Piero Dorazio

(1927 Rome, Italy – 2005 Todi, Italy)

Piero Dorazio was born in June 1927, in Rome.

After brief studies in architecture, from 1945 to 1951, he quickly turned to the visual arts, particularly painting. 

In 1947 he co-founded, together with Pietro Consagra, Achille Perilli, Carla Accardi and Giulio Turcato the group Forma 1, which produced the "Manifesto del Formalismo-Forma 1". Strongly inspired by Futurism and expressing political views, the manifesto contrasted with the ideals of Socialist Realism, as illustrated by Renato Guttuso. This period led Dorazio to fully embrace abstract art, and served as a point of reference for the rest of his career.

 Moreover, in 1947 Dorazio was awarded a scholarship to the Ecole des Beaux-Arts in Paris, where he spent a year and met Severini, Braque, Vantongerloo, Pevsner, Arp, Sonia Delaunay, Le Corbusier and other prominent artists. 

In 1952 he promoted the international foundation Origine in Rome, which published the periodical "Arti Visive". In 1953 he travelled to the United States, where he met Motherwell, Rothko, Kiesler, Kline and Clement Greenberg, and gave his first solo shows at the Wittenborn One-Wall Gallery and the Rose Fried Gallery in New York. After returning to Rome in 1954 he periodically travelled throughout Europe.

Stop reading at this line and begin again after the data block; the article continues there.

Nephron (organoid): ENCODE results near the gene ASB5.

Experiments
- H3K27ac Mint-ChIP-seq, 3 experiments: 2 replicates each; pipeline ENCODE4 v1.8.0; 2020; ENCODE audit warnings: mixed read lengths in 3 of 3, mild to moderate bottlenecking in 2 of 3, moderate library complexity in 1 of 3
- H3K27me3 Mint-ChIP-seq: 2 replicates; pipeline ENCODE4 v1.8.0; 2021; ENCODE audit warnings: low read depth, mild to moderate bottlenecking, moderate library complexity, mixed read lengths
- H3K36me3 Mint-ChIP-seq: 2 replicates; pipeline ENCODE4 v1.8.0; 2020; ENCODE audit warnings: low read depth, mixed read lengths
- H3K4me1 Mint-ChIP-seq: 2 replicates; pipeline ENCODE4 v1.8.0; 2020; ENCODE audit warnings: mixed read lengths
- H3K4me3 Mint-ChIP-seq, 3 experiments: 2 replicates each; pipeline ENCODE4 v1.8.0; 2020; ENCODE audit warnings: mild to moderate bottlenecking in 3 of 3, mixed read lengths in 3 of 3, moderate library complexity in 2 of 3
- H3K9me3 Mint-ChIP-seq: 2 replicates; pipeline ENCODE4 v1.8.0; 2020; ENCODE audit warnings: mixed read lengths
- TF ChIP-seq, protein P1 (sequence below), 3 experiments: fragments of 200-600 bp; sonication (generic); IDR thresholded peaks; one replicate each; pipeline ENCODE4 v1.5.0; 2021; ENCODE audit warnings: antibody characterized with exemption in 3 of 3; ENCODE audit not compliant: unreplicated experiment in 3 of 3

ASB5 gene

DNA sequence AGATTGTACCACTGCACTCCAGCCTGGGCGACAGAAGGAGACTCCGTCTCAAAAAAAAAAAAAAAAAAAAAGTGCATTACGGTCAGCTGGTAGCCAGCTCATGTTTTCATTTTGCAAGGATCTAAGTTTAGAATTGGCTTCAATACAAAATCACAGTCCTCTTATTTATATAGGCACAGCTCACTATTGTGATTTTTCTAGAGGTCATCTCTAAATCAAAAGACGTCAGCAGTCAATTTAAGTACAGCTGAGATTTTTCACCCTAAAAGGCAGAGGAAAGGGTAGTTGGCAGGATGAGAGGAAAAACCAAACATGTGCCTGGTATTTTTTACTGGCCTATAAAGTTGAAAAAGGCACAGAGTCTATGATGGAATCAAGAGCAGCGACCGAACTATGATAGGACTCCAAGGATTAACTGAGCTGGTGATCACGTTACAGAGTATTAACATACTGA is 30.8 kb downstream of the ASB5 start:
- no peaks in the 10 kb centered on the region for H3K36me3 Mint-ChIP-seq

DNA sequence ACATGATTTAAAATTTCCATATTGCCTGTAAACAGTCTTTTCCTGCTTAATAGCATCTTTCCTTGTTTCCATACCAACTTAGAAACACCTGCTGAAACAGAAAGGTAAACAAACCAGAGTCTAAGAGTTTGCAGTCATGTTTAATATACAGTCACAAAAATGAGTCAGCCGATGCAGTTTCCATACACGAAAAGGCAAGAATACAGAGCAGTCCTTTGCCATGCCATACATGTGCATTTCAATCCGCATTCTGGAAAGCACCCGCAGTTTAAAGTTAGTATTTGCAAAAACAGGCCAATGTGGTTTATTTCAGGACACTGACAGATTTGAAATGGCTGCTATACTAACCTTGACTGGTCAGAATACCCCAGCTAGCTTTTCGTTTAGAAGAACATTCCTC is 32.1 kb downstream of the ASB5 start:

In 1957-58, inspired by Balla’s work on Divisionism, Dorazio began creating meshes, overlapping chromatic structures reinventing both space and surface. In the same year he had his first solo show in Rome, at the Galleria La Tartaruga.

During the 60s he dedicated himself to teaching at the Graduate School of Fine Arts at the University of Pennsylvania. In this period, he created the first compositions of ink ribbons in his studio in New York, which dominated his work henceforth. In 1962, he was invited to join the Group Zero, taking part in numerous exhibitions and publications, and in 1965, he was present in the exhibition "The Responsive Eye at MoMA in New York".

In 1966, he held a second solo exhibition at the Venice Biennale. During the following years he had private and public commissions such the creation of mosaics in the subway stations of Rome.

After his return to Italy in 1974 Dorazio moved to the former romanic cloister of Todi in Umbria where he was living until his death in 2005.


He participated at the major international shows, such as the Venice Biennale, where he exhibited in 1960, 1966 and 1988. 

His paintings are held in the most important collection worldwide such as the Art Institute of Chicago; The Museum of Modern Art (MoMa), New York; the Tate Gallery, London; the Peggy Guggenheim Collection, Venice; and the National Gallery of Art,Washington, D.C.

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